[16] Mishra, R.S., Ma, Z.Y., Charit, I. (2003). Friction stir processing: a novel technique for fabrication of surface composite. Materials Science and Engineering: A, 341(1-2): 307-310. https://doi.org/10.1016/S0921-5093(02)00199-5

[17] Węglowski, M.S. (2018). Friction stir processing—state of the art. Archives of civil and Mechanical Engineering, 18: 114-129. https://doi.org/10.1016/j.acme.2017.06.002

[18] Patel, V.V., Badheka, V., Kumar, A. (2016). Friction stir processing as a novel technique to achieve superplasticity in aluminum alloys: process variables, variants, and applications. Metallography, Microstructure, and Analysis, 5(4): 278-293. https://doi.org/10.1007/s13632-016-0285-x

[19] Ma, Z.Y., Mishra, R.S., Mahoney, M.W. (2002). Superplastic deformation behaviour of friction stir processed 7075Al alloy. Acta Materialia, 50(17): 4419-4430. https://doi.org/10.1016/S1359-6454(02)00278-1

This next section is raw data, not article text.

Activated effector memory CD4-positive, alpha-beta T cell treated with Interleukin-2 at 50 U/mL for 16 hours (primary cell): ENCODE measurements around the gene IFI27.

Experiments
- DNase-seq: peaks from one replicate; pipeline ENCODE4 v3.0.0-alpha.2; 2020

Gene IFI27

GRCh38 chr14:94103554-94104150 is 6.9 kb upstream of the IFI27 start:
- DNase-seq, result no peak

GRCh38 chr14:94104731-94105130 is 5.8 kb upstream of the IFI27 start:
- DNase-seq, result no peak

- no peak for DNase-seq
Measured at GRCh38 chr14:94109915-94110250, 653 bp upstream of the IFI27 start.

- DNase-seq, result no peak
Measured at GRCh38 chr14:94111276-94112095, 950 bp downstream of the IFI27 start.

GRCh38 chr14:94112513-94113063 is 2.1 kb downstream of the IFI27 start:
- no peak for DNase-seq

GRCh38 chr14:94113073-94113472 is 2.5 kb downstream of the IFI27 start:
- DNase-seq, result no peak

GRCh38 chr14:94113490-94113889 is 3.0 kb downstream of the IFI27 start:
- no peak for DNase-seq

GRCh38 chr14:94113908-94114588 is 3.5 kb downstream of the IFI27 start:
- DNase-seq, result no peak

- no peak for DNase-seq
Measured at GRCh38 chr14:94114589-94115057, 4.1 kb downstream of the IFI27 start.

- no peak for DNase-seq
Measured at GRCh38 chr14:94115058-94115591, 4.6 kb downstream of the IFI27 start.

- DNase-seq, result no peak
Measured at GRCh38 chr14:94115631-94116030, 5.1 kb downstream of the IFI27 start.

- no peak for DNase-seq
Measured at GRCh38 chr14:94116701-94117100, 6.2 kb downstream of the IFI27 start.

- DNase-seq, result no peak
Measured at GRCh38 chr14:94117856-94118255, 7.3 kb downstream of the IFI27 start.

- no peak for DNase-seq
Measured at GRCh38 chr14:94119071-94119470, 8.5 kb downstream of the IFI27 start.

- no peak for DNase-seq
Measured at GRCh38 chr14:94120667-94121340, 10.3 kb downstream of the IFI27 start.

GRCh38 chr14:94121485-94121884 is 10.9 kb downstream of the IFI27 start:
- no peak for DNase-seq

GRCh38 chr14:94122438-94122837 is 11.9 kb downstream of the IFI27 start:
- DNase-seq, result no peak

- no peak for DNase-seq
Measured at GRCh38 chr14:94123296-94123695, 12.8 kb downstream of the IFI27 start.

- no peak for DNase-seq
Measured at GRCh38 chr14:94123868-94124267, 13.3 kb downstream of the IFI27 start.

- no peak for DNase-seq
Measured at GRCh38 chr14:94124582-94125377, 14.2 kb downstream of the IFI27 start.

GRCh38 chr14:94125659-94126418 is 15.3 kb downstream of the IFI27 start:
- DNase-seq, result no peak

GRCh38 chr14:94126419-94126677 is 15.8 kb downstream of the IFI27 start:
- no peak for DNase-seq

[20] Mishra, R.S., Ma, Z.Y. (2005). Friction stir welding and processing. Materials Science and Engineering: R: reports, 50(1-2): 1-78. https://doi.org/10.1016/j.mser.2005.07.001

[21] Li, K., Liu, X., Zhao, Y. (2019). Research status and prospect of friction stir processing technology. Coatings, 9(2): 129. https://doi.org/10.3390/coatings9020129

[22] Darras, B.M., Omar, M.A., Khraisheh, M.K. (2007). Experimental thermal analysis of friction stir processing. In Materials science forum. Trans Tech Publications Ltd, 539: 3801-3806. https://doi.org/10.4028/www.scientific.net/MSF.539-543.3801